Corona in Amsterdam Southeast

Why the second ‘corona-wave’ is hitting Southeast district (Bijlmer precinct, Netherlands) so hard

Report by Bart Koenen, October 2020 – The Southeast district in Amsterdam faces one of the highest number of corona infections per 100,000 inhabitants in the city. Just as the district is slowly recovering from the effects of the first lockdown, the virus restrictions are recently tightened all over Amsterdam. The fear is that the new restrictions will drag certain neighborhoods within the district even deeper into poverty.

The disproportionate impact from corona on the (un)employment rates in certain neighborhoods in the Southeast district is mostly due to the fact that many people with flexible (poorly payed) contracts do work in service-oriented professions where they – by definition – have frequent contact with other people. On top of that many people work in the cleaning industry, since offices, museums, theaters, hotels, bars and restaurants were ‘locked down’ in March of this year many immediately lost their jobs. When everything partially and gradually opened again in June the commercial employment agencies restarted to employ their flexible workforce, while the many small cleaning companies slowly resumed their work. Then came the partial lock down at the end of September.A lot of subtenants lost their homes
Within a few weeks the effects of the second corona lockdown – at the end of September – were painfully visible. Especially in the K- and G-neighborhoods of the Southeast district you could see almost every few days a pile of furniture ‘thrown’ on the streets. Piles of furniture, belonging to people who were evicted from their homes (mostly subtenants) because they could no longer pay the high rents. At the same time we saw a sharp increase in the number of living spaces that were offered through subletting, unique in Amsterdam where there is still a great shortage of (affordable) housing. The famous card plates in the supermarkets – used by costumers to buy and sell things such as bikes, computers and baby carriages – were suddenly filled with cards offering living space, often not more than a bedroom, often for more than 500 euro.

The main reason for the second, partial lockdown was the rapidly increasing number of infections everywhere in the Netherlands. The city of Amsterdam became a so called ‘red area’ with the Southeast district as one of its ‘dark red’ pockets. With 293 infections per every 100,000 inhabitants the district has one of the highest number of infections in Amsterdam (situation October 2020). The daily Dutch newspaper De Volkskrant recently (September 20, 2020) wrote a background article on the possible causes of this high number of infections. The article wrote solely about lax attitudes of the residents, a low willingness to test and interviewed a couple of people who didn’t worry at all about the virus.

Social distancing as a privilege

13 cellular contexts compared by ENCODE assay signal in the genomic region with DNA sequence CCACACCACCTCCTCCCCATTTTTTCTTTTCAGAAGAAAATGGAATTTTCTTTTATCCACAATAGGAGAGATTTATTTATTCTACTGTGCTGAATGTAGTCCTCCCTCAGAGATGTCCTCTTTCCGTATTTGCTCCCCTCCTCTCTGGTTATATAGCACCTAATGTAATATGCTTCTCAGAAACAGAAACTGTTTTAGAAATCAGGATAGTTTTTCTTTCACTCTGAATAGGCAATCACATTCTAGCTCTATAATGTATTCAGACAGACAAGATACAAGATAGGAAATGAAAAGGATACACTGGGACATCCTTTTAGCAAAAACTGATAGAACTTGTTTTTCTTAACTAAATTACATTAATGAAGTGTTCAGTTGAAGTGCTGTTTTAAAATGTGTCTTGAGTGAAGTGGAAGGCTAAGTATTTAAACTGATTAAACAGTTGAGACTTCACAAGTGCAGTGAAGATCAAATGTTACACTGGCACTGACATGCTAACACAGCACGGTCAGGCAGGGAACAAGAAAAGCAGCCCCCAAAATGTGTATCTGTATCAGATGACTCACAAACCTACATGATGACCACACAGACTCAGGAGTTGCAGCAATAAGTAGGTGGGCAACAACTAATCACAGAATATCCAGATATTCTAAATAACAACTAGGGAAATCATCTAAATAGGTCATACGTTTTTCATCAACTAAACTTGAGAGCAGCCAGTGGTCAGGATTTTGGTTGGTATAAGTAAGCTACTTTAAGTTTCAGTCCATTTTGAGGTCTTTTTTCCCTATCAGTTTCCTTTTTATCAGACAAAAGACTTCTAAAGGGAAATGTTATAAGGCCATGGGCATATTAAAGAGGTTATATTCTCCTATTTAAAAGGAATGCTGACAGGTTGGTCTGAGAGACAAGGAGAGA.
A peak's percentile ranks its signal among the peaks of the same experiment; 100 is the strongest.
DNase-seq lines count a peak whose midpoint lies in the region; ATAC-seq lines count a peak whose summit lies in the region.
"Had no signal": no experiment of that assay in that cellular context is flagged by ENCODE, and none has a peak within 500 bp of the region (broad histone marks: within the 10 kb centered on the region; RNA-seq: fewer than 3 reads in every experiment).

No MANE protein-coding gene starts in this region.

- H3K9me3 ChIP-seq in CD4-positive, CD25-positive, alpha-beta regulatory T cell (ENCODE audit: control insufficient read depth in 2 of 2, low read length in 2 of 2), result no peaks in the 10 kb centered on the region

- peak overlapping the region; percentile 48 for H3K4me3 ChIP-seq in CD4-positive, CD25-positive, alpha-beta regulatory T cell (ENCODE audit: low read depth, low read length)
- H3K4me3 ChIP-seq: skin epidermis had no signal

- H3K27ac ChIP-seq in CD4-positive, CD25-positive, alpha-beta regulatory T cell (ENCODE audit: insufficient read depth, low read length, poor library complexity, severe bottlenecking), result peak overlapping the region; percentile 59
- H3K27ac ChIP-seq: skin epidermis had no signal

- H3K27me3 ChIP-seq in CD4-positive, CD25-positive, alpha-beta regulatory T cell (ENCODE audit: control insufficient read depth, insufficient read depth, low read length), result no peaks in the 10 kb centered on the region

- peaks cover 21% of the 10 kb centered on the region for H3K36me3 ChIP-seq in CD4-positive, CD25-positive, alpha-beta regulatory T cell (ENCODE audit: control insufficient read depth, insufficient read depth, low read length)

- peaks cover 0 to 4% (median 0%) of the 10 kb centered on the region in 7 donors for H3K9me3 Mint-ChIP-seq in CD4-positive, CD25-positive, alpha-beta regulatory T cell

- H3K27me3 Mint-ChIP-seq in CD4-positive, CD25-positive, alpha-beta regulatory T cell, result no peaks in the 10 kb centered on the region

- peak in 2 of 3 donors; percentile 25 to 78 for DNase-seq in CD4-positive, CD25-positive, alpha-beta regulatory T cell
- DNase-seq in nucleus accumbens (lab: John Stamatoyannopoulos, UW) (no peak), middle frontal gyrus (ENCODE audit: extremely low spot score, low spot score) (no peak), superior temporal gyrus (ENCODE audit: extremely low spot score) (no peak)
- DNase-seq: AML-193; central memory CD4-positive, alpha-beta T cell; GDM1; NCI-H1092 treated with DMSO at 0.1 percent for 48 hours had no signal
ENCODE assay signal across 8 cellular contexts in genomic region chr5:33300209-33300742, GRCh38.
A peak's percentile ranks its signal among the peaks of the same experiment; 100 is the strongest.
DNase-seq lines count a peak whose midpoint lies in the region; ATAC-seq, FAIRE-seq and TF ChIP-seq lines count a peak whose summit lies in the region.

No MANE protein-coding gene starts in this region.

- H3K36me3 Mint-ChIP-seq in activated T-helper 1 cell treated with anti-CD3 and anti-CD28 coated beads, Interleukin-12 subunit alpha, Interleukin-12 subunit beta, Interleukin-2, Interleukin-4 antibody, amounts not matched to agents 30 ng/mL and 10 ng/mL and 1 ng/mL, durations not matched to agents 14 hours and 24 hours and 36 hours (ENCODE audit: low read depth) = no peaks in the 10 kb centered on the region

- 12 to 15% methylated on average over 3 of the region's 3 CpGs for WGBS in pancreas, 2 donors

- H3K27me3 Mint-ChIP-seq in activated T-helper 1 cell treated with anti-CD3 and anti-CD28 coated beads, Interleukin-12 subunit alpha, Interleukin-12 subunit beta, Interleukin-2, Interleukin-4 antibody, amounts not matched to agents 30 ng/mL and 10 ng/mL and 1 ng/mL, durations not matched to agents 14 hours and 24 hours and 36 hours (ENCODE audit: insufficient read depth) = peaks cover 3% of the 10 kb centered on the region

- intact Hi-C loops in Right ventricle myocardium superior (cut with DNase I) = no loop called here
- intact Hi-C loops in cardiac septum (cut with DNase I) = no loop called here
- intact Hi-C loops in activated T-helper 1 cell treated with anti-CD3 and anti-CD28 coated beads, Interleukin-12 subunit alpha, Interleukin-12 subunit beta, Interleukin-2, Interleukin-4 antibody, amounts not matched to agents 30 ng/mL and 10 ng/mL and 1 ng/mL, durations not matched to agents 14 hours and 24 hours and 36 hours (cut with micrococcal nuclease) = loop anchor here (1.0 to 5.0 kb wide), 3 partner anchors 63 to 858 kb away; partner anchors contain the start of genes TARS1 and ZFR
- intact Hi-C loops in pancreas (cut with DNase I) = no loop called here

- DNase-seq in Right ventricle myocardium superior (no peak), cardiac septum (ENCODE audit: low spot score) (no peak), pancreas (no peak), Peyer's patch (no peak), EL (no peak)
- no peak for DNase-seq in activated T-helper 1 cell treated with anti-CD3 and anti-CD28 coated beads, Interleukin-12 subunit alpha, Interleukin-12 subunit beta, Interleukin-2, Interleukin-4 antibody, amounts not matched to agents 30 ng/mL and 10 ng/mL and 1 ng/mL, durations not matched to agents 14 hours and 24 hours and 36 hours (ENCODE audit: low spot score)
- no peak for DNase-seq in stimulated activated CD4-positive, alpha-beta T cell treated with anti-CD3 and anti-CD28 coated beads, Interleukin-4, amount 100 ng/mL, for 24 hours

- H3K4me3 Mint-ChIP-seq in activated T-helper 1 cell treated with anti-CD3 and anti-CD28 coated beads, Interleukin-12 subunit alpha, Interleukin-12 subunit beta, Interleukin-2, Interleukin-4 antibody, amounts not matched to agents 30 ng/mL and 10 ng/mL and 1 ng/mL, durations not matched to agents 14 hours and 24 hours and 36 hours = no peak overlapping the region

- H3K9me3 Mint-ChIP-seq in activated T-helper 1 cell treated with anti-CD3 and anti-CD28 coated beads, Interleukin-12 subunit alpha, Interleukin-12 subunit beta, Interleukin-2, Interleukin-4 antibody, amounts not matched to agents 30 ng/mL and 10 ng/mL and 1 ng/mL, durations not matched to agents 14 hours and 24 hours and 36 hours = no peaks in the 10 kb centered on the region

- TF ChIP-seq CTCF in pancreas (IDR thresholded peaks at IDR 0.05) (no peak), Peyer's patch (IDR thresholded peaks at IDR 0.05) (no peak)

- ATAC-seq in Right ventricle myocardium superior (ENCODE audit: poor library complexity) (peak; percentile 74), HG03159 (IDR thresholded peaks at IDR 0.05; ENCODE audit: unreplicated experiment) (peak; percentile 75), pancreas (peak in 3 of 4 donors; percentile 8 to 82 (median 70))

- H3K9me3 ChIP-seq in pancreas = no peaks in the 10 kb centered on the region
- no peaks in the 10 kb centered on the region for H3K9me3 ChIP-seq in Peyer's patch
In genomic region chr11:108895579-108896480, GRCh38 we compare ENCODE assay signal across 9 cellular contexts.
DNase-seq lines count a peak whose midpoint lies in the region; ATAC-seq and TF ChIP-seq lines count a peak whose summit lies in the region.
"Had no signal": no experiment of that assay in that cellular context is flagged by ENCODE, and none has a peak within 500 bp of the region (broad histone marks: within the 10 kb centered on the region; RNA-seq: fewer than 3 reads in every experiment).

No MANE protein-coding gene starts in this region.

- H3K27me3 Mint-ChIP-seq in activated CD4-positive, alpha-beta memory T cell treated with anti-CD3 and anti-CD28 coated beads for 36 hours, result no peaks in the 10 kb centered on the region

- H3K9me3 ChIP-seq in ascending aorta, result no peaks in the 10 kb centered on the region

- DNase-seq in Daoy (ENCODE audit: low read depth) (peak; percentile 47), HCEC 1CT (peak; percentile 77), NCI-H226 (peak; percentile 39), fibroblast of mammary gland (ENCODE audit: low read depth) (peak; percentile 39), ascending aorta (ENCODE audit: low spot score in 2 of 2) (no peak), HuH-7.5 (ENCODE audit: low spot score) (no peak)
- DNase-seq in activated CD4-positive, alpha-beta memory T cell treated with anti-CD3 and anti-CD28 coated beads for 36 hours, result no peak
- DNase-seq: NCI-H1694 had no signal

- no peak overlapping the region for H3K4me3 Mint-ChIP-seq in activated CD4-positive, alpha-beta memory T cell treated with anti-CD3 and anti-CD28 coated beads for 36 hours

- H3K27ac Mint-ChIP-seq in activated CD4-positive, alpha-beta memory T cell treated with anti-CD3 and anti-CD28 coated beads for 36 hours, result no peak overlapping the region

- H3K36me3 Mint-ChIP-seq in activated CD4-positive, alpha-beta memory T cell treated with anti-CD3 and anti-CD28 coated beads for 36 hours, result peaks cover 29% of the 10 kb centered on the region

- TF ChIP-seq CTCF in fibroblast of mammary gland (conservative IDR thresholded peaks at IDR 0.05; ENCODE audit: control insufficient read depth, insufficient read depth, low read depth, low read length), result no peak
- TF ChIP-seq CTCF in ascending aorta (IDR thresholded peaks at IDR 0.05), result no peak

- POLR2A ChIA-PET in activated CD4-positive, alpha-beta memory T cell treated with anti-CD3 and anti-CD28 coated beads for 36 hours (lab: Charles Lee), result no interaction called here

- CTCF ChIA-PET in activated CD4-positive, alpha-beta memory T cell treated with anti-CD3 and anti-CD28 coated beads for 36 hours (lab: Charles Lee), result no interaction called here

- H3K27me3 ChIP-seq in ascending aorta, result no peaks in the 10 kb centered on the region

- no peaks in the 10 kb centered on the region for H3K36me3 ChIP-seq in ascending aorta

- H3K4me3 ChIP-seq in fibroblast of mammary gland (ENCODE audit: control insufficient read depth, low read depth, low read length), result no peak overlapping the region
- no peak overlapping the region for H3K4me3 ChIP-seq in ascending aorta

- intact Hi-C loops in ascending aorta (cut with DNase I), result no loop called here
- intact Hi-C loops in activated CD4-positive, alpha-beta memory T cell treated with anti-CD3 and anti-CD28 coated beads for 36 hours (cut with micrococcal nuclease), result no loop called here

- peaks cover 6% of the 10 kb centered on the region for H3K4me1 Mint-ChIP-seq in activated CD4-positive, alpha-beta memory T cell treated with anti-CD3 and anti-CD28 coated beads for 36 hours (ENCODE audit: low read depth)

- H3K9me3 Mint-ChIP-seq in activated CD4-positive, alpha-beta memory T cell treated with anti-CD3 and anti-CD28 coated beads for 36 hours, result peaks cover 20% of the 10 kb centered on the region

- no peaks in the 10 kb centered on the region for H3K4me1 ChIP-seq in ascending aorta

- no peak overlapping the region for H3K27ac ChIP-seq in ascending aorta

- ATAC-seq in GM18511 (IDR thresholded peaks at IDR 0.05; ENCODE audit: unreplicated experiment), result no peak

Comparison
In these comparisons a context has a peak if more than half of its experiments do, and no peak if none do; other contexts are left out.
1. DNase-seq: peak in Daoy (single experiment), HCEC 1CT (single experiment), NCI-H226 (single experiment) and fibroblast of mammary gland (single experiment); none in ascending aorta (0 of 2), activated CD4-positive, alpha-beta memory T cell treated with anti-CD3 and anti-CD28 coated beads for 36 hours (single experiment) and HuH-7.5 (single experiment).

But reality is far more complex than this, and unfortunately the article did not go into more plausible explanations. For example: the article didn’t write about the fact that the characteristic ‘honeycomb’ tower blocks – with a lot of social housing – are often inhabited by large families, or groups of people who live in subletting. Within the Southeast district most of the infections took place in the K- and G-neighborhoods, exactly where the ‘honeycomb’ tower blocks are. The apartments are densely populated. And many people use the same entrance, the same elevator and the same gallery doors every day. Social distancing is therefore difficult and, obviously, under these circumstances a single infection in one tower block can lead to many other infections.The district harbors 130 different nationalities
A second problem lies in the communication of the nationwide Dutch authorities. The Southeast district harbors more than 130 different nationalities, and not all of them follow the Dutch communication channels, mostly because they don’t speak the Dutch language very well (yet). Therefore, its logical that not all information about the newly spreading of the coronavirus reaches every resident. At the first lockdown we had a special ‘corona van’ that drove around the streets (also in other districts of Amsterdam) warning and educating people in eight different languages about the virus. Maybe it was a drop on the ocean at the time, but at the second outbreak there were few such initiatives.

Shortly after the second lockdown in September of this year it became clear that the ‘second wave’ hit hard on the Southeast district, especially in the K- and G-neighborhoods. As a result of that the ‘residents collective K-neighborhood’ took its own measures – which, by the way, were subsidized by the city’s administration – and started a broad information campaign in eight various languages about the renewed spreading of the coronavirus through stickers, posters, personal contacts and social media. A lot of information is also provided in the ‘Bonte Kraai’ community (and food bank) center. The community center plays a pivotal role in the neighborhood. A pivotal role that – bitterly enough – gets a much greater reach as the rows in front of the food bank grow larger every week.Backgrounds
Even before the corona outbreak the economic position of the Southeast district was far less good in comparison to the rest of Amsterdam – data according City of Amsterdam, 2018. Southeast has a relatively high rate of unemployment (9,4% versus 5,7% in the whole of Amsterdam) and low-income households (€29.000 versus €37.000 in the whole of Amsterdam). Recent figures are not yet available.  See also our report about resilience in Southeast.

Other corona-related subjects at Corona in poorer districts, Corona in vulnerable areas, About ignorance.


Text and images of this article by Bart Koenen, September 2020